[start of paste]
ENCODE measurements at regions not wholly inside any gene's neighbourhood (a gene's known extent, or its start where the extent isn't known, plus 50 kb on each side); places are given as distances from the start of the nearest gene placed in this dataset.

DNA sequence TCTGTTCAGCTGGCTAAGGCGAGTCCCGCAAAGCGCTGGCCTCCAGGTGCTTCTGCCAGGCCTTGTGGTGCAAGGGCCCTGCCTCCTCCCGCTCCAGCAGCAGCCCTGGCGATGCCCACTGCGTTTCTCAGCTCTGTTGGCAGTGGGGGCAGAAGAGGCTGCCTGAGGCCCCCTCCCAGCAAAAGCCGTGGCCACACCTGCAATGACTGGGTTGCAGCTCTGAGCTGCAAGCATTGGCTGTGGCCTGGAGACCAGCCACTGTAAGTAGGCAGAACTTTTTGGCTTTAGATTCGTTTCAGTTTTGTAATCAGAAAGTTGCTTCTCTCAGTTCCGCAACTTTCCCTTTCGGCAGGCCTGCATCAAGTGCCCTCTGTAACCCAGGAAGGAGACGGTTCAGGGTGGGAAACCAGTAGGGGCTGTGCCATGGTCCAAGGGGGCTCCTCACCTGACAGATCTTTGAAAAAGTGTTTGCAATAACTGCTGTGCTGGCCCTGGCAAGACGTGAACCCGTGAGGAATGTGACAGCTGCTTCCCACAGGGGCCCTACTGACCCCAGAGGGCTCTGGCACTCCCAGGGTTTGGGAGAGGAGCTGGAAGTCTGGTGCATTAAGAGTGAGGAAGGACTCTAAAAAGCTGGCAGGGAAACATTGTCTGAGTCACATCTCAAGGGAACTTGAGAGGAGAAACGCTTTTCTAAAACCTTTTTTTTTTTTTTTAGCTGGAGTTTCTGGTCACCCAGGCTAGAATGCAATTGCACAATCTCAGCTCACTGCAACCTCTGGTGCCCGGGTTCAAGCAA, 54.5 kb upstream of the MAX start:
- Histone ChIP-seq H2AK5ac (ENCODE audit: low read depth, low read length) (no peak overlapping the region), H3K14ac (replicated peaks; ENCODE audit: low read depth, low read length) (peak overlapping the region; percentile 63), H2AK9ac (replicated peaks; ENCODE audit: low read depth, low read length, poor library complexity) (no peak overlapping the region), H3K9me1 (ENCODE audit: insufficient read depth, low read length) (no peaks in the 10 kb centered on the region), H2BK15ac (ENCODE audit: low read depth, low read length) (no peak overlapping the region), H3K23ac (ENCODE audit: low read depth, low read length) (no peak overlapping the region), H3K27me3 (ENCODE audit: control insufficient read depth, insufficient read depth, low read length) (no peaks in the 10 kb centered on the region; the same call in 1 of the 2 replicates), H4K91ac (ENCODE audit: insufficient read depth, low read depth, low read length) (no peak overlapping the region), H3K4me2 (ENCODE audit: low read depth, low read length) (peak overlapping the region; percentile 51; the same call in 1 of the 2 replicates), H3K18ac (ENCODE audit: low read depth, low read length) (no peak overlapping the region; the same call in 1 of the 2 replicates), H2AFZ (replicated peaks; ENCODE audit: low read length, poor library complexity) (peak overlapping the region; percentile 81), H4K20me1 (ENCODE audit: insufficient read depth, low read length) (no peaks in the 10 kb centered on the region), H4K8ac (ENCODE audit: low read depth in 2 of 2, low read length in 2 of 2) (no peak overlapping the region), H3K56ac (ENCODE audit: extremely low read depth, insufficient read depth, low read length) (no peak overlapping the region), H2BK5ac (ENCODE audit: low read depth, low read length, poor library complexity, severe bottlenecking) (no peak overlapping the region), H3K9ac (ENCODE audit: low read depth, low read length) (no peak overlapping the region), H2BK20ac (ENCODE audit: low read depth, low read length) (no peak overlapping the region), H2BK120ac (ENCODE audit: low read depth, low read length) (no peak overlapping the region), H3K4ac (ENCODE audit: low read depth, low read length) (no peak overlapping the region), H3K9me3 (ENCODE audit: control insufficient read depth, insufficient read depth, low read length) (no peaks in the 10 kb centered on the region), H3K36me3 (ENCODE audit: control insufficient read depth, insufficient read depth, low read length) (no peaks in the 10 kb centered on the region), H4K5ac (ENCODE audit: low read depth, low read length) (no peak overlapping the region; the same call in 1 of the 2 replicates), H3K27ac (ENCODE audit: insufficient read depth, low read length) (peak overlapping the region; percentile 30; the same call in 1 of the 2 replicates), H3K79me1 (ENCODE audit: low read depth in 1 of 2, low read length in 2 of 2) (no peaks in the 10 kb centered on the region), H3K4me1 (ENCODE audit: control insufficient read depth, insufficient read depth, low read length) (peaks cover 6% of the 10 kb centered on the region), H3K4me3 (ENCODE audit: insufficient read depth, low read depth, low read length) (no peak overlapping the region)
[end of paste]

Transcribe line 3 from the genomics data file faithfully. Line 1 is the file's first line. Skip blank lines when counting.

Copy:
- Histone ChIP-seq H2AK5ac (ENCODE audit: low read depth, low read length) (no peak overlapping the region), H3K14ac (replicated peaks; ENCODE audit: low read depth, low read length) (peak overlapping the region; percentile 63), H2AK9ac (replicated peaks; ENCODE audit: low read depth, low read length, poor library complexity) (no peak overlapping the region), H3K9me1 (ENCODE audit: insufficient read depth, low read length) (no peaks in the 10 kb centered on the region), H2BK15ac (ENCODE audit: low read depth, low read length) (no peak overlapping the region), H3K23ac (ENCODE audit: low read depth, low read length) (no peak overlapping the region), H3K27me3 (ENCODE audit: control insufficient read depth, insufficient read depth, low read length) (no peaks in the 10 kb centered on the region; the same call in 1 of the 2 replicates), H4K91ac (ENCODE audit: insufficient read depth, low read depth, low read length) (no peak overlapping the region), H3K4me2 (ENCODE audit: low read depth, low read length) (peak overlapping the region; percentile 51; the same call in 1 of the 2 replicates), H3K18ac (ENCODE audit: low read depth, low read length) (no peak overlapping the region; the same call in 1 of the 2 replicates), H2AFZ (replicated peaks; ENCODE audit: low read length, poor library complexity) (peak overlapping the region; percentile 81), H4K20me1 (ENCODE audit: insufficient read depth, low read length) (no peaks in the 10 kb centered on the region), H4K8ac (ENCODE audit: low read depth in 2 of 2, low read length in 2 of 2) (no peak overlapping the region), H3K56ac (ENCODE audit: extremely low read depth, insufficient read depth, low read length) (no peak overlapping the region), H2BK5ac (ENCODE audit: low read depth, low read length, poor library complexity, severe bottlenecking) (no peak overlapping the region), H3K9ac (ENCODE audit: low read depth, low read length) (no peak overlapping the region), H2BK20ac (ENCODE audit: low read depth, low read length) (no peak overlapping the region), H2BK120ac (ENCODE audit: low read depth, low read length) (no peak overlapping the region), H3K4ac (ENCODE audit: low read depth, low read length) (no peak overlapping the region), H3K9me3 (ENCODE audit: control insufficient read depth, insufficient read depth, low read length) (no peaks in the 10 kb centered on the region), H3K36me3 (ENCODE audit: control insufficient read depth, insufficient read depth, low read length) (no peaks in the 10 kb centered on the region), H4K5ac (ENCODE audit: low read depth, low read length) (no peak overlapping the region; the same call in 1 of the 2 replicates), H3K27ac (ENCODE audit: insufficient read depth, low read length) (peak overlapping the region; percentile 30; the same call in 1 of the 2 replicates), H3K79me1 (ENCODE audit: low read depth in 1 of 2, low read length in 2 of 2) (no peaks in the 10 kb centered on the region), H3K4me1 (ENCODE audit: control insufficient read depth, insufficient read depth, low read length) (peaks cover 6% of the 10 kb centered on the region), H3K4me3 (ENCODE audit: insufficient read depth, low read depth, low read length) (no peak overlapping the region)